India's tractor queen
Behind the success of many farmers across 75 countries as varied as the US, India and Yugoslavia is a woman from Chennai. Mallika Srinivasan, India's tractor queen, is CEO and Chairman of TAFE (Tractors and Farm Equipment Limited), the third largest tractor manufacturer in the world.
Under her leadership, the company's revenues grew from Rs 85 crore in 1986 to Rs 9300 crore today. At the heart of TAFE's strengths has been its research and development team, and its relentless efforts to understand the vagaries of weather, labour, economy and soil that make the life of an Indian farmer so unpredictable.
In a conversation with Sarita Ravindranath
ahead of the Union Budget, Mallika Srinivasan
voices her concerns about farmers' problems in India and her industry's expectation from Arun Jaitley's Budget.
India has been in the grip of an agrarian crisis. 3228 farmers ended their lives in 2015 in Maharashtra alone - a scary fact in a country where 54% of the workforce is engaged in farm-related activities. How do you assess the situation on the ground?
There is agrarian discontent in India today and one of the most important issues before the country is rural distress.
Farmers' earnings have come down. The Minimum Support Prices (MSPs) have not gone up in proportion to the incurred cost. Sadly, commodity prices in the open market are often even lower than MSPs and therefore the farmer wants to sell to a government programme.
In addition to low prices, our acreage per farmer is very small (over 60 percent of farms in India are less than three acres). Labour costs have shot up. Even in normal circumstances, a farmer's earning is modest. When a crisis comes, the small farmer gets really squeezed out and that's why you're seeing the spate of suicides.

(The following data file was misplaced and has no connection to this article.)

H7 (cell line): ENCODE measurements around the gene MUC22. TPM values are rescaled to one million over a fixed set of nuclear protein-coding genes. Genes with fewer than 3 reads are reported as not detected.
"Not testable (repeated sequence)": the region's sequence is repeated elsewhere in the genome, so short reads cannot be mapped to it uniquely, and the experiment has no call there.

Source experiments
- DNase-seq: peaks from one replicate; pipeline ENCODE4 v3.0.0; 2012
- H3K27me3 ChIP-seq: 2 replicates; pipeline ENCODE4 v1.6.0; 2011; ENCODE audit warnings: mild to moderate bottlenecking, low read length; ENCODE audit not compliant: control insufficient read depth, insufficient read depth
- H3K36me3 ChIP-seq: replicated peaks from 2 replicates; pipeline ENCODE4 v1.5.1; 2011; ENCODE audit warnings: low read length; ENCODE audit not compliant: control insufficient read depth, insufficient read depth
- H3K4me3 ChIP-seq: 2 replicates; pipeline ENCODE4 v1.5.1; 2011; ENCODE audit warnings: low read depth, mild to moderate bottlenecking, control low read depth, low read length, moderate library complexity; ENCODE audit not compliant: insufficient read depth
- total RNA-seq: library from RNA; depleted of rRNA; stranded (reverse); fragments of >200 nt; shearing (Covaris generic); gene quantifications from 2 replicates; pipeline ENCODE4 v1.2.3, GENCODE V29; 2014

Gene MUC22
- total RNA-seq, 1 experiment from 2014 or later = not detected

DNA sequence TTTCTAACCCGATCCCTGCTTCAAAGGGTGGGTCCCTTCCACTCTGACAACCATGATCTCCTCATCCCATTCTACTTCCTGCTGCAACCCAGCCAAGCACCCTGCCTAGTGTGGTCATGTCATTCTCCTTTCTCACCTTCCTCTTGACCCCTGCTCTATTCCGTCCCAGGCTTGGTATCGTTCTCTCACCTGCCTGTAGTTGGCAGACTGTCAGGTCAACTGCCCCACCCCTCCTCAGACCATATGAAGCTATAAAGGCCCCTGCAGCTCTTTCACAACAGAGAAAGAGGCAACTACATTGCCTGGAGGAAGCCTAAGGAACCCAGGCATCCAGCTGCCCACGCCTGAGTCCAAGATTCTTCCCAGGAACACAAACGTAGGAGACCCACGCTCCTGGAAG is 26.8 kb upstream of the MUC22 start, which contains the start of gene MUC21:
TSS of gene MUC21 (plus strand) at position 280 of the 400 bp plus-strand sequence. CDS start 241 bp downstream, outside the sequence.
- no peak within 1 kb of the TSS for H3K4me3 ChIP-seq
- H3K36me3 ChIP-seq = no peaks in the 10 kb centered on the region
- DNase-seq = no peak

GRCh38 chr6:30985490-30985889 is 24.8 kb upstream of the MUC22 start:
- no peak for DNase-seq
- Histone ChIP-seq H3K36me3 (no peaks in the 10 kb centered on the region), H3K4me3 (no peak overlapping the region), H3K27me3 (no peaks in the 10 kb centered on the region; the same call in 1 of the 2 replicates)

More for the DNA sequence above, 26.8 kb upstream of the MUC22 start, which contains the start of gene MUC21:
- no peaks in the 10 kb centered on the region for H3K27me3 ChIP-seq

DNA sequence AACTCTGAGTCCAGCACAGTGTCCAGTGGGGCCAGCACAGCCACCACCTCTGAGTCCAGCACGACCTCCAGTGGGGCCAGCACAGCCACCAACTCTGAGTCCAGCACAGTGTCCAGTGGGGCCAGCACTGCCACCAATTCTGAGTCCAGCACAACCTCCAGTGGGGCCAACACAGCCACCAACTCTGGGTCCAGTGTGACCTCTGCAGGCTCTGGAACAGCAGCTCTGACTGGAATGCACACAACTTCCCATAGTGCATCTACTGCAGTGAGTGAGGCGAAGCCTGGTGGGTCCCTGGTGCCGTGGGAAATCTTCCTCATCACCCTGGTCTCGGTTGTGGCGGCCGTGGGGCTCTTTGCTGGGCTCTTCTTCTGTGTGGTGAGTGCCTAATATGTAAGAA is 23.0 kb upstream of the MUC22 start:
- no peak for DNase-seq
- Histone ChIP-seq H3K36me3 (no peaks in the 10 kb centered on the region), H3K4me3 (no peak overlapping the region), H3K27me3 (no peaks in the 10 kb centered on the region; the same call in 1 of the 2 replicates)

There is discontent, especially in sectors like sugar, where a lot of restructuring is required.
For two years in a row, we've had really bad monsoons. There is a threat of the winter rabi crop getting damaged because of untimely rains.
Southern India is a ray of hope this year because the rains have been heavy. Water in tanks across the country are low, but if you look at Tamil Nadu, the tanks are brimming. So, the hope for the next six months is that the south will be better
Do you see any signs of hope when it comes to government policies?
We have seen some signs that are encouraging. One is the crop insurance scheme that has been relaunched. One of the big complaints so far about crop insurance has been that the farmer doesn't really get as much as he loses. This time, there has been more attention paid to the formulation of the scheme.
We do see some encouragement in the form of more number of days of employment under MNREGA. MNREGA is now being understood better as a lever that can be used to extend relief in drought areas, etc. You can use labour to focus efforts on creating sustainable assets on the ground like desilting of tanks, clear roads – basically use it to create the infrastructure for farming.
We would like to see more government investment in buying crops. The government must buy and MSP must be linked to a certain quantum of procurement.
Image: Mallika Srinivasan with her father, A Sivasailam, who was Chairman and Managing Director of TAFE until his death in 2011. A well-known philanthropist, Sivasailam established the Paramakalyani group of educational institutions at Alwarkurichi, his native village in Tirunelveli district, and the Institute of Environment Sciences at the Manonmaniam Sundaranar University, Tirunelveli.
Image Courtesy: TAFE